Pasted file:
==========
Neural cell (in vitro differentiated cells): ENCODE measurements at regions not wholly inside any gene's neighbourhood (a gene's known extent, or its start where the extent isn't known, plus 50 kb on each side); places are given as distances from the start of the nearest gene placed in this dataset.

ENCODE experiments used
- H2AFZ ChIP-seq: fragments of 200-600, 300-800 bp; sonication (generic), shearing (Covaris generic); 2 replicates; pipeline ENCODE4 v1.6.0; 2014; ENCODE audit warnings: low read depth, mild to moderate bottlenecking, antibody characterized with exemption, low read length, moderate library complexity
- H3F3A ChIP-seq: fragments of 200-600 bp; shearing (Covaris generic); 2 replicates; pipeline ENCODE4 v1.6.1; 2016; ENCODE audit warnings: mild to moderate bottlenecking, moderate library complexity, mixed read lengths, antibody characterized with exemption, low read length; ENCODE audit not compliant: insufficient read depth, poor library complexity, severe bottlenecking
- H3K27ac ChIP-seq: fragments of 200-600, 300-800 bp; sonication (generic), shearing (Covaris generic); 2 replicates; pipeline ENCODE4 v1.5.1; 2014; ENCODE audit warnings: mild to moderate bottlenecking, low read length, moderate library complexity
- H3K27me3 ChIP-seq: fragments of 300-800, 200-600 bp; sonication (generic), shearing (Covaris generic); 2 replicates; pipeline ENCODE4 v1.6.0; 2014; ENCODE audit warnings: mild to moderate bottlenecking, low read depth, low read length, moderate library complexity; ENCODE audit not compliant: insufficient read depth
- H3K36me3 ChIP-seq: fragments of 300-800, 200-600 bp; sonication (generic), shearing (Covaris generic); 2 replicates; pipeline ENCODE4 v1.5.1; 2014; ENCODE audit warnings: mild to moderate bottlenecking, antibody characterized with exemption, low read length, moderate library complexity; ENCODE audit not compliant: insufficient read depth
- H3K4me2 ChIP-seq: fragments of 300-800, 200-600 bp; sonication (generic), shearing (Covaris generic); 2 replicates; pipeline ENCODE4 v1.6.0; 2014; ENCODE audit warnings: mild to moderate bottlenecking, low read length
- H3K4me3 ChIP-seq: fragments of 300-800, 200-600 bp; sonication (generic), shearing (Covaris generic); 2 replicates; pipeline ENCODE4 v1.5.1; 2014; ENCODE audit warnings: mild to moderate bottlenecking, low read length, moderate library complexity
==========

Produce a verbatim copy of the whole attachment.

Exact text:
Neural cell (in vitro differentiated cells): ENCODE measurements at regions not wholly inside any gene's neighbourhood (a gene's known extent, or its start where the extent isn't known, plus 50 kb on each side); places are given as distances from the start of the nearest gene placed in this dataset.

ENCODE experiments used
- H2AFZ ChIP-seq: fragments of 200-600, 300-800 bp; sonication (generic), shearing (Covaris generic); 2 replicates; pipeline ENCODE4 v1.6.0; 2014; ENCODE audit warnings: low read depth, mild to moderate bottlenecking, antibody characterized with exemption, low read length, moderate library complexity
- H3F3A ChIP-seq: fragments of 200-600 bp; shearing (Covaris generic); 2 replicates; pipeline ENCODE4 v1.6.1; 2016; ENCODE audit warnings: mild to moderate bottlenecking, moderate library complexity, mixed read lengths, antibody characterized with exemption, low read length; ENCODE audit not compliant: insufficient read depth, poor library complexity, severe bottlenecking
- H3K27ac ChIP-seq: fragments of 200-600, 300-800 bp; sonication (generic), shearing (Covaris generic); 2 replicates; pipeline ENCODE4 v1.5.1; 2014; ENCODE audit warnings: mild to moderate bottlenecking, low read length, moderate library complexity
- H3K27me3 ChIP-seq: fragments of 300-800, 200-600 bp; sonication (generic), shearing (Covaris generic); 2 replicates; pipeline ENCODE4 v1.6.0; 2014; ENCODE audit warnings: mild to moderate bottlenecking, low read depth, low read length, moderate library complexity; ENCODE audit not compliant: insufficient read depth
- H3K36me3 ChIP-seq: fragments of 300-800, 200-600 bp; sonication (generic), shearing (Covaris generic); 2 replicates; pipeline ENCODE4 v1.5.1; 2014; ENCODE audit warnings: mild to moderate bottlenecking, antibody characterized with exemption, low read length, moderate library complexity; ENCODE audit not compliant: insufficient read depth
- H3K4me2 ChIP-seq: fragments of 300-800, 200-600 bp; sonication (generic), shearing (Covaris generic); 2 replicates; pipeline ENCODE4 v1.6.0; 2014; ENCODE audit warnings: mild to moderate bottlenecking, low read length
- H3K4me3 ChIP-seq: fragments of 300-800, 200-600 bp; sonication (generic), shearing (Covaris generic); 2 replicates; pipeline ENCODE4 v1.5.1; 2014; ENCODE audit warnings: mild to moderate bottlenecking, low read length, moderate library complexity